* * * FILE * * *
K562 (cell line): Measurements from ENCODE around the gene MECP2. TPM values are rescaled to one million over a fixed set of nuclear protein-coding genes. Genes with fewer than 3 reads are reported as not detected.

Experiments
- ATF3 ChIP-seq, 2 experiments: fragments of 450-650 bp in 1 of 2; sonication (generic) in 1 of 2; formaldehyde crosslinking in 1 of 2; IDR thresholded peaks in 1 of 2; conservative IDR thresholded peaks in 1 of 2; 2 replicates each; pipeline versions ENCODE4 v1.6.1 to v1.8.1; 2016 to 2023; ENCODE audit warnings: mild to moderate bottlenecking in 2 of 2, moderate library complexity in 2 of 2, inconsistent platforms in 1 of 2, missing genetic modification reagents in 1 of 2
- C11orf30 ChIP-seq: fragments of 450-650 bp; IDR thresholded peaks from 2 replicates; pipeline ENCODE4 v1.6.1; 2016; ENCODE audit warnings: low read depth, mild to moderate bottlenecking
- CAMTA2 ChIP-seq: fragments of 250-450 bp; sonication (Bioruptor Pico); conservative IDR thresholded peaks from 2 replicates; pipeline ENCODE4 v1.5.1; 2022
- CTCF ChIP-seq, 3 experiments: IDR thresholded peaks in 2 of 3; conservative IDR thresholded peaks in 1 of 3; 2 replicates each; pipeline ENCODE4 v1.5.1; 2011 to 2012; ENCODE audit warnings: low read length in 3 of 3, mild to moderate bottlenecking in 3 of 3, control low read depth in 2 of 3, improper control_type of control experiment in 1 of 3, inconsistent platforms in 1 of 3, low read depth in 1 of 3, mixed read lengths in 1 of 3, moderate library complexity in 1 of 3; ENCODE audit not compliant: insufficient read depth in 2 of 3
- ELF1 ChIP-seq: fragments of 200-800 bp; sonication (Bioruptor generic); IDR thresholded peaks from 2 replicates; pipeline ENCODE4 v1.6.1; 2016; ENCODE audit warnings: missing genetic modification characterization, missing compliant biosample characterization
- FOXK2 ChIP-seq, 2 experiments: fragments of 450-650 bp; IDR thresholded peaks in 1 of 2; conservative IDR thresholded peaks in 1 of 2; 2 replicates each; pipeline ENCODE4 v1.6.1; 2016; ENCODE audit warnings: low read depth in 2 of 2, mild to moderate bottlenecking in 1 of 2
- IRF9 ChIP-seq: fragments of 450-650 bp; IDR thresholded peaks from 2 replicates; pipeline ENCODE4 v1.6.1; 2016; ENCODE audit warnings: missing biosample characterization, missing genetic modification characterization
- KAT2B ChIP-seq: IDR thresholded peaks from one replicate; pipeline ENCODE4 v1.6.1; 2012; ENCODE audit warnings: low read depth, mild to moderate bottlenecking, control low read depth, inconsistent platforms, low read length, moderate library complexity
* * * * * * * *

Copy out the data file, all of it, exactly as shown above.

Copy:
K562 (cell line): Measurements from ENCODE around the gene MECP2. TPM values are rescaled to one million over a fixed set of nuclear protein-coding genes. Genes with fewer than 3 reads are reported as not detected.

Experiments
- ATF3 ChIP-seq, 2 experiments: fragments of 450-650 bp in 1 of 2; sonication (generic) in 1 of 2; formaldehyde crosslinking in 1 of 2; IDR thresholded peaks in 1 of 2; conservative IDR thresholded peaks in 1 of 2; 2 replicates each; pipeline versions ENCODE4 v1.6.1 to v1.8.1; 2016 to 2023; ENCODE audit warnings: mild to moderate bottlenecking in 2 of 2, moderate library complexity in 2 of 2, inconsistent platforms in 1 of 2, missing genetic modification reagents in 1 of 2
- C11orf30 ChIP-seq: fragments of 450-650 bp; IDR thresholded peaks from 2 replicates; pipeline ENCODE4 v1.6.1; 2016; ENCODE audit warnings: low read depth, mild to moderate bottlenecking
- CAMTA2 ChIP-seq: fragments of 250-450 bp; sonication (Bioruptor Pico); conservative IDR thresholded peaks from 2 replicates; pipeline ENCODE4 v1.5.1; 2022
- CTCF ChIP-seq, 3 experiments: IDR thresholded peaks in 2 of 3; conservative IDR thresholded peaks in 1 of 3; 2 replicates each; pipeline ENCODE4 v1.5.1; 2011 to 2012; ENCODE audit warnings: low read length in 3 of 3, mild to moderate bottlenecking in 3 of 3, control low read depth in 2 of 3, improper control_type of control experiment in 1 of 3, inconsistent platforms in 1 of 3, low read depth in 1 of 3, mixed read lengths in 1 of 3, moderate library complexity in 1 of 3; ENCODE audit not compliant: insufficient read depth in 2 of 3
- ELF1 ChIP-seq: fragments of 200-800 bp; sonication (Bioruptor generic); IDR thresholded peaks from 2 replicates; pipeline ENCODE4 v1.6.1; 2016; ENCODE audit warnings: missing genetic modification characterization, missing compliant biosample characterization
- FOXK2 ChIP-seq, 2 experiments: fragments of 450-650 bp; IDR thresholded peaks in 1 of 2; conservative IDR thresholded peaks in 1 of 2; 2 replicates each; pipeline ENCODE4 v1.6.1; 2016; ENCODE audit warnings: low read depth in 2 of 2, mild to moderate bottlenecking in 1 of 2
- IRF9 ChIP-seq: fragments of 450-650 bp; IDR thresholded peaks from 2 replicates; pipeline ENCODE4 v1.6.1; 2016; ENCODE audit warnings: missing biosample characterization, missing genetic modification characterization
- KAT2B ChIP-seq: IDR thresholded peaks from one replicate; pipeline ENCODE4 v1.6.1; 2012; ENCODE audit warnings: low read depth, mild to moderate bottlenecking, control low read depth, inconsistent platforms, low read length, moderate library complexity